Healthcare facilities in Mongolia, 2007 Specialized hospitals 15 Regional diagnostic and treatment centers 3 “aimag” general hospitals 18 9 District general hospitals Rural general hospitals 4 35 “intersoum” hospitals 288 “soum” hospitals Family group practices 229 857 Private clinics (Source NCHD)
Healthcare figures, 2009 Per capita health expenditure (PPP int. $) 167 4.7 Health expenditure as % of GDP Life expectancy at birth 69 27.6 Physicians per 10,000 population Nurses & midwives per 10,000 population 35 Health financing comes from state and regional budget after some decentralization reforms took place in the early 1990s, international grants and loans and out-of-pocket payments. In 1994 a health insurance system was added to integrate funding for healthcare but in 2005 it covered only 77.6% of the population. Expanding coverage is difficult due to bureaucracy, wide informal sector, high levels of internal migration and poor quality of health services undermining people’s willingness to get insured. Compulsory universal coverage was introduced by the 2002 revision of the Health Insurance Law and since 2006 a package of essential services is provided to all citizens, whether or not they are insured, through state financing, including public health, prevention and primary care services, as well as treatment in “soum” hospitals, infectious disease control structures and ambulance services.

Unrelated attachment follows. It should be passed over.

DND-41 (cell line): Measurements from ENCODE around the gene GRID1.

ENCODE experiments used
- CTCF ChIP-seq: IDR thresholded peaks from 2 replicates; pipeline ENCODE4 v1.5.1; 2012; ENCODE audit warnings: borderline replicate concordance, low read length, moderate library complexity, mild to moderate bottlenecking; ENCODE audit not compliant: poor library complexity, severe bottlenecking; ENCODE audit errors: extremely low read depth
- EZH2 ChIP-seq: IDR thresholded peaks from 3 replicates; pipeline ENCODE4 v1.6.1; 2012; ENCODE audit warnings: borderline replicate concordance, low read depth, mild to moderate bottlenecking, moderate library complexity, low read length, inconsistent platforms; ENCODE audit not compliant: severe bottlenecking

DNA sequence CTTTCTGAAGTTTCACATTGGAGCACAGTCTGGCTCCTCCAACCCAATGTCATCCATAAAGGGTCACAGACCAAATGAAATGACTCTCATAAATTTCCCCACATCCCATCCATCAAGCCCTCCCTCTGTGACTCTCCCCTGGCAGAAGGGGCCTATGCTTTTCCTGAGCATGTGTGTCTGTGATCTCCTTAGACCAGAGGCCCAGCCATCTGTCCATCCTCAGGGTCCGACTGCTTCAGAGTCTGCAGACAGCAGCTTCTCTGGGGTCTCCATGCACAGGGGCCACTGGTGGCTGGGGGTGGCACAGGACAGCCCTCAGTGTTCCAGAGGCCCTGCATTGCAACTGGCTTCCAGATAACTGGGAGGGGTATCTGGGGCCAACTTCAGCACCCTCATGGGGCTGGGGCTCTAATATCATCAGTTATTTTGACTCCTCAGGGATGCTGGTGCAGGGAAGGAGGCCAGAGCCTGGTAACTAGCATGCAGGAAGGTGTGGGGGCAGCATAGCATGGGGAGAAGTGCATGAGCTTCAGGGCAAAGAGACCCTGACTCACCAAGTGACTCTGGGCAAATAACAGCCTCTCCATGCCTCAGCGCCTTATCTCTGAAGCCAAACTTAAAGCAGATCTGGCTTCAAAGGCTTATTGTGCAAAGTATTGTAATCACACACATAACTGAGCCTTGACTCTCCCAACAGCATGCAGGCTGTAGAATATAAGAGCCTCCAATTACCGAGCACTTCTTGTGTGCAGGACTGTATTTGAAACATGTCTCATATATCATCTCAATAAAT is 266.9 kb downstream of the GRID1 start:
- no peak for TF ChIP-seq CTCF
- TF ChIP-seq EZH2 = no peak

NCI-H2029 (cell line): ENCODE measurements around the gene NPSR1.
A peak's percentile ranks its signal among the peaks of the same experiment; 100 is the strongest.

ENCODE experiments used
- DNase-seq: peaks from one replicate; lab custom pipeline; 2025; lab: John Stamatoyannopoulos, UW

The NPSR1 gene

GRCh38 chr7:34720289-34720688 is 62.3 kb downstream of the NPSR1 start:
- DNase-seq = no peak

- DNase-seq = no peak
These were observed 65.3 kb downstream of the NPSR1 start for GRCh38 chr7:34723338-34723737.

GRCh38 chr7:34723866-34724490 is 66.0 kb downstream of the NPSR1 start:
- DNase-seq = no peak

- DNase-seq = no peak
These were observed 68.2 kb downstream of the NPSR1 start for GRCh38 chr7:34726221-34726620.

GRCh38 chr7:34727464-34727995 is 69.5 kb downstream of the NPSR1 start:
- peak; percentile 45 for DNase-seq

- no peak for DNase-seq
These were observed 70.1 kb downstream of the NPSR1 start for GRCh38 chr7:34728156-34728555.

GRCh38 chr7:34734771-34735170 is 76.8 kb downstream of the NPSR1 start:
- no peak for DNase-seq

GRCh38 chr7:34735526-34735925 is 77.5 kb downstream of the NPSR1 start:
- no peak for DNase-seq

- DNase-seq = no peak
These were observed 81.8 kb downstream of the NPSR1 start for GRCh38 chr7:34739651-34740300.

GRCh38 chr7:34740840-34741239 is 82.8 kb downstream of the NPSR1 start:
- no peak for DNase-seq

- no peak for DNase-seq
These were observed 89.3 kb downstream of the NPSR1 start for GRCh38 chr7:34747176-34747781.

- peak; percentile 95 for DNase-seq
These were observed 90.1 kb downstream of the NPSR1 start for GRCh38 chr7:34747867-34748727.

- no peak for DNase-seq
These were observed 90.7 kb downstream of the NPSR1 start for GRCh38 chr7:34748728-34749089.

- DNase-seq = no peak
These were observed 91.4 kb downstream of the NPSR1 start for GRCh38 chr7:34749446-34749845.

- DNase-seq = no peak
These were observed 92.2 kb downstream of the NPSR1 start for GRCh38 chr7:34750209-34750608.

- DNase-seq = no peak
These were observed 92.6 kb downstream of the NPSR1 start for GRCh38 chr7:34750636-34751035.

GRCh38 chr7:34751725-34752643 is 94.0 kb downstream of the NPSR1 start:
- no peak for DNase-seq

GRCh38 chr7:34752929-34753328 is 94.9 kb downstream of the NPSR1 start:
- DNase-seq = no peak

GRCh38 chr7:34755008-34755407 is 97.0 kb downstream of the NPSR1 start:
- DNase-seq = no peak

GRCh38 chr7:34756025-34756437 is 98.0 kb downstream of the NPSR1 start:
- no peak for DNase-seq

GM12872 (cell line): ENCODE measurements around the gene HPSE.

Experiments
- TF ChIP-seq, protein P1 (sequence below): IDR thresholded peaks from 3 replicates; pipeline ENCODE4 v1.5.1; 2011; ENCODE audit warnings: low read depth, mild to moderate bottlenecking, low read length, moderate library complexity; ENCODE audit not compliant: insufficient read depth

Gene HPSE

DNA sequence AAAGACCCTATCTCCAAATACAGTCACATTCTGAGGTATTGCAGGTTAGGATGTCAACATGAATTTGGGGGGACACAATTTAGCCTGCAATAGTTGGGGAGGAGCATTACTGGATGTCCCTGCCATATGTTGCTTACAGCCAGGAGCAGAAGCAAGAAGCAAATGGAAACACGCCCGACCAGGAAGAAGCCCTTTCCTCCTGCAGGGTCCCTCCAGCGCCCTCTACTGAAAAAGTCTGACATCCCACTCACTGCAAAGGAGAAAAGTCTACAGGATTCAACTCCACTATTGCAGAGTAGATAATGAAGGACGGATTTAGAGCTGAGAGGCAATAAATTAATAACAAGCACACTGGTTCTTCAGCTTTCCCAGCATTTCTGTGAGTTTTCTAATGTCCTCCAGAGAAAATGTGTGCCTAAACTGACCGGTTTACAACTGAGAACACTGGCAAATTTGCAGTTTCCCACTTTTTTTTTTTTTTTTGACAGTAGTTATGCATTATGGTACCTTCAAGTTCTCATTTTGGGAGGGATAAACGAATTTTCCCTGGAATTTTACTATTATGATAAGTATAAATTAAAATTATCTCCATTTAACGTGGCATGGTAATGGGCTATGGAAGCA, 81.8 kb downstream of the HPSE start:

According to the above mentioned report, the current situation of the health system resembles that of other developing countries as most resources are directed towards inpatient care and hospital services due to funding mechanisms based on bed capacity and traditional managing habits. In an interview appeared in the online magazine AsiaOne, Mongolia’s Vice-Minister for Health, Dr Tsolmon, stated that the most pressing challenges for the country’s health system is the poor status of transportation infrastructure that makes timely diagnosis difficult, and lack of quality equipment in hospitals.
Infodent International 3/2012
Other health services, referred to as complementary package, are covered under social health insurance, higher co-payments and user fees and donor funds; these services are mainly delivered at the secondary and tertiary level of care.
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